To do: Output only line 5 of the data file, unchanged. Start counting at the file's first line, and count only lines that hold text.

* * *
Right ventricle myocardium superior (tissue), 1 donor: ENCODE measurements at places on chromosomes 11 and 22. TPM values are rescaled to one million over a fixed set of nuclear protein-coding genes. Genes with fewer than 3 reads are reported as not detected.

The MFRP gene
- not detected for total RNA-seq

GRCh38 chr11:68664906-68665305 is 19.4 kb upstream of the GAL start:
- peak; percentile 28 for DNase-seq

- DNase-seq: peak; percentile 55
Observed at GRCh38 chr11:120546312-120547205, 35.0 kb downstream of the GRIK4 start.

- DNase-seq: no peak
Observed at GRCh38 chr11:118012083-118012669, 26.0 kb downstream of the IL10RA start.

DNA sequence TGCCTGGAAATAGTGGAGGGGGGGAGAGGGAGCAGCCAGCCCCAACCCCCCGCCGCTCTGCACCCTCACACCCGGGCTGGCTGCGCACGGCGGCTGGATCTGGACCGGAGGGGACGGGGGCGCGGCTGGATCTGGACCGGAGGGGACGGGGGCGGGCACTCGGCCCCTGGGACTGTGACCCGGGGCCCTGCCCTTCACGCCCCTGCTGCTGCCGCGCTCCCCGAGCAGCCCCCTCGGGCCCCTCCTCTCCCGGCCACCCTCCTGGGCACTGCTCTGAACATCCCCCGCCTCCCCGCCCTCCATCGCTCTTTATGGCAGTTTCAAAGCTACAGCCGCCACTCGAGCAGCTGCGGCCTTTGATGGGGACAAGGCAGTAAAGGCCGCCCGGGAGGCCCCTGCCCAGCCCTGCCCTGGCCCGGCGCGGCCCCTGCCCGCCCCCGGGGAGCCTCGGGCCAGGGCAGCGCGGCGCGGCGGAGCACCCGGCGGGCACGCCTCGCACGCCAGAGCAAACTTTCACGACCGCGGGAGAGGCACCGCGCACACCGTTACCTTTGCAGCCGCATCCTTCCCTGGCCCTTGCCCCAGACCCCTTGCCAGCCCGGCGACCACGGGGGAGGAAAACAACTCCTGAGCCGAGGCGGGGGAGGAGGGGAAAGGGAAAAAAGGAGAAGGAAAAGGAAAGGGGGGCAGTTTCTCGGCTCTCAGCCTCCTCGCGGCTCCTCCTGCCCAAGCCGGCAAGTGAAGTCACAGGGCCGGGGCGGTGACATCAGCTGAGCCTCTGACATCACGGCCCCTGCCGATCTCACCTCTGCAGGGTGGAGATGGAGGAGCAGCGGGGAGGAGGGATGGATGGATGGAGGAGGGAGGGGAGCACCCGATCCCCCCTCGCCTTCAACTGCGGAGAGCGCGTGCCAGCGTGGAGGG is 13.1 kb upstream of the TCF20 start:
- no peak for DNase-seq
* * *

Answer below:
- peak; percentile 28 for DNase-seq